Case number: OIC-102936-Q3R7S6
19 March 2021
On 22 October 2020, the applicant submitted a request to the HSE for a list/database/or spreadsheet of all purchase orders of over €20,000 for the period 2018, 2019 and for the first three quarters of 2020 relating to the Midland Regional Hospital. On 23 October, the HSE asked the applicant if he was seeking details relating to one of the Midland Regional Hospitals or all four hospitals in the Dublin Midlands Hospital Group. In response, the applicant said that he would eventually be seeking the data for all the hospitals. He suggested that all four could be processed together or could be treated as four requests if that was more convenient.
In a decision dated 4 December 2020, the HSE refused the request under section 15(1)(c) on the basis that the collation and coordination of the information sought would require significant and additional resources, which would have a detrimental impact on the normal functions of the statutory hospitals within the Dublin Midlands Hospital Group. The decision maker suggested the applicant could use information he had received from other parts of the HSE to amend his request so it no longer fell to be refused under section 15(1)(c).
The applicant sought an internal review of that decision, wherein he contended that the issue of the request being voluminous should not arise on the basis that the information sought should already be publicly available under the publication scheme that each public body is required to publish under section 8 of the Act.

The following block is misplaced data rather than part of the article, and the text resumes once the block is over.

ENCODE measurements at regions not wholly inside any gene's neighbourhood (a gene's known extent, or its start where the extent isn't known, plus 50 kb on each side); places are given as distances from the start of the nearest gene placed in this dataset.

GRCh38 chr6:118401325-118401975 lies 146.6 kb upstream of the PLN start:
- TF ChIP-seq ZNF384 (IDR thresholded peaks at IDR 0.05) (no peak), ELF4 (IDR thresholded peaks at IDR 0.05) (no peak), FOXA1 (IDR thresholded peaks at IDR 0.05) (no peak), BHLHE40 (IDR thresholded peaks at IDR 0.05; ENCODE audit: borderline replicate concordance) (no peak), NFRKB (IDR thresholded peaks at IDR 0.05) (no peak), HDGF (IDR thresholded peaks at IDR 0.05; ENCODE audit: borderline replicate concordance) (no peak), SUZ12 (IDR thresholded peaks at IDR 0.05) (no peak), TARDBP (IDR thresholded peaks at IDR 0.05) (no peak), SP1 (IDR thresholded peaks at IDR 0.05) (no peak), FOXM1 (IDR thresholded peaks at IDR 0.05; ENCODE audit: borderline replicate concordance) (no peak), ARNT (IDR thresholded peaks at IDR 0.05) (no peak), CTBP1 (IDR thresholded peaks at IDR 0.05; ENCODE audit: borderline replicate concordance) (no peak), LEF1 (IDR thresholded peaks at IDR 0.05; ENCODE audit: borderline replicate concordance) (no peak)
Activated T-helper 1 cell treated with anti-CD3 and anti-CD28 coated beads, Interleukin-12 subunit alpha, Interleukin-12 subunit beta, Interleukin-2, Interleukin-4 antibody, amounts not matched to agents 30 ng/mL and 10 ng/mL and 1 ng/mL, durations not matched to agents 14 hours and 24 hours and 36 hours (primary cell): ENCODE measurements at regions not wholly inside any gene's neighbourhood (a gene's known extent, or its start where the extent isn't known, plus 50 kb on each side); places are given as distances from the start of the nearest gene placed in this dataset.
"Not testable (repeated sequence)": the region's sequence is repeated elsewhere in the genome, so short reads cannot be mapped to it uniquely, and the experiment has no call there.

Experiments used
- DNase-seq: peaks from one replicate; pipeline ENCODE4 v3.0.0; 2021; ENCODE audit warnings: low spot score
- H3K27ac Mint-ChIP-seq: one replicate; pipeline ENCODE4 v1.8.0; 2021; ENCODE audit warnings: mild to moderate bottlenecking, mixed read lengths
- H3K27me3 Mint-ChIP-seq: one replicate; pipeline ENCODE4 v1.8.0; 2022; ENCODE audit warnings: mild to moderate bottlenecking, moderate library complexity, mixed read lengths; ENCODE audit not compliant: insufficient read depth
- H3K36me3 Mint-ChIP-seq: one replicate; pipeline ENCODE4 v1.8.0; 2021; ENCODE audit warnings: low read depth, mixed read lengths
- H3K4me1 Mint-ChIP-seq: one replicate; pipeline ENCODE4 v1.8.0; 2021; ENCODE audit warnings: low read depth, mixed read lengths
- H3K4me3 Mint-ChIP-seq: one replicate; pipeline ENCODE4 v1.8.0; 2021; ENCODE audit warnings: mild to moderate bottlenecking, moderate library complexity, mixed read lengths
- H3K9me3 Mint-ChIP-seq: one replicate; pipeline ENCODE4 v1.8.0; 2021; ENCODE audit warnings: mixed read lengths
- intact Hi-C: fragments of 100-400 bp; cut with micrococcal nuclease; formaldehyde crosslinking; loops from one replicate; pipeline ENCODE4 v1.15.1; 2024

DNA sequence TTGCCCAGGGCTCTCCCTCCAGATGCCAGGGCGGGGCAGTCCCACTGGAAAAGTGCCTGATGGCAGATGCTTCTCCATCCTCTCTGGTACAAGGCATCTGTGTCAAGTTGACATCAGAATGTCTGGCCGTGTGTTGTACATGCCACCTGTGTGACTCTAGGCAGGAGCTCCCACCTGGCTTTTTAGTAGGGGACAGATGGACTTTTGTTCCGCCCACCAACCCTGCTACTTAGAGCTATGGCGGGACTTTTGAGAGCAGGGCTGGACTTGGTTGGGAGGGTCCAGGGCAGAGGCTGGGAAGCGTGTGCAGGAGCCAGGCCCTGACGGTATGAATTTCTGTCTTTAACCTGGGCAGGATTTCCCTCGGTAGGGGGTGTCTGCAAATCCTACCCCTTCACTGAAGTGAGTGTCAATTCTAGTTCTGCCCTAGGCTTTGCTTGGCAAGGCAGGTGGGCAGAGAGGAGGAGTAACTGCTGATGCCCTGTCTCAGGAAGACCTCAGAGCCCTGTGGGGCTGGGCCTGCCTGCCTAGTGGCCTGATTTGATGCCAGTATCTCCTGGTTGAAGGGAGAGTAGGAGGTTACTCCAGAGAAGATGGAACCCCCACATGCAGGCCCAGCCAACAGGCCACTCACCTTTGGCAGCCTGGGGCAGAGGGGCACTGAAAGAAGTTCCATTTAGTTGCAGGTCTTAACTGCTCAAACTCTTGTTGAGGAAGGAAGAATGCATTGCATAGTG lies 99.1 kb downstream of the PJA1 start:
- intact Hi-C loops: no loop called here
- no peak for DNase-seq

On 7 January 2021, the HSE issued its internal review decision wherein it annulled the original decision on the request on the ground that no offer of assistance had been made to amend the request before it had been refused, as required under section 15(4). It said that in order to compile a record containing the information sought by the applicant, each hospital would have to carry out a considerable search and retrieval process to extract the required information from financial systems and hard copy records. It said that this work would cause an unreasonable interference with the work of the department and that it was refusing the request on this basis. It added that the purpose of the letter was to provide the applicant with an opportunity to amend the request so that it no longer fell to be refused on this basis.
On 29 January 2021, the applicant sought a review by this Office of the HSE’s decision. I have now completed my review in accordance with section 22(2) of the FOI Act. In carrying out my review, I have had regard to the correspondence between the HSE and the applicant as set out above and to the correspondence between this Office and both parties on the matter. I have decided to conclude this review by way of a formal, binding decision.
This review is concerned solely with whether the HSE was justified in its decision to refuse the applicant's request on the ground that processing the request would cause a substantial and unreasonable interference with, or disruption of, its work.